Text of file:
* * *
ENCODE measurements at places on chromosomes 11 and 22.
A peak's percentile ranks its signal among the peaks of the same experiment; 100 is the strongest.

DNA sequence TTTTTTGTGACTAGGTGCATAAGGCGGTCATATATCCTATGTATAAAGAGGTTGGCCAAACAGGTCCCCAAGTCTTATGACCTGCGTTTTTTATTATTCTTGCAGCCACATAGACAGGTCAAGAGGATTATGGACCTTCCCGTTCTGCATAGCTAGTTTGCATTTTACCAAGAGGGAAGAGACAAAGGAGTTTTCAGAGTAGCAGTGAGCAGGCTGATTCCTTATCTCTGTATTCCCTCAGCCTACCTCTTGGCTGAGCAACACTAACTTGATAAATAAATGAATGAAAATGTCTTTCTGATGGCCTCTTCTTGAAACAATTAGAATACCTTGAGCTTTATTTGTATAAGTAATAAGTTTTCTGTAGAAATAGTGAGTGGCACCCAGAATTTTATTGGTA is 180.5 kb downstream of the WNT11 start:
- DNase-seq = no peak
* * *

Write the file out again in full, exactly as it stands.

ENCODE measurements at places on chromosomes 11 and 22.
A peak's percentile ranks its signal among the peaks of the same experiment; 100 is the strongest.

DNA sequence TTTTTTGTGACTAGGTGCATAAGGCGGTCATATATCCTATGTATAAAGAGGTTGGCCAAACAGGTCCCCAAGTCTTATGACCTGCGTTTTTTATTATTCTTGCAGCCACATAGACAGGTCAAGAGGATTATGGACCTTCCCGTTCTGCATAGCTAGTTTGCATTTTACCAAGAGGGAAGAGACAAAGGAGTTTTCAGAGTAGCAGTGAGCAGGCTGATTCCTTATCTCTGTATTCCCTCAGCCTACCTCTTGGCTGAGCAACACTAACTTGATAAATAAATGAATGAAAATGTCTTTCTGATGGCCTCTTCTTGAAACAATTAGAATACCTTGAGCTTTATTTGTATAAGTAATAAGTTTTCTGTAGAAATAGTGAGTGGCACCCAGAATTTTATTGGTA is 180.5 kb downstream of the WNT11 start:
- DNase-seq = no peak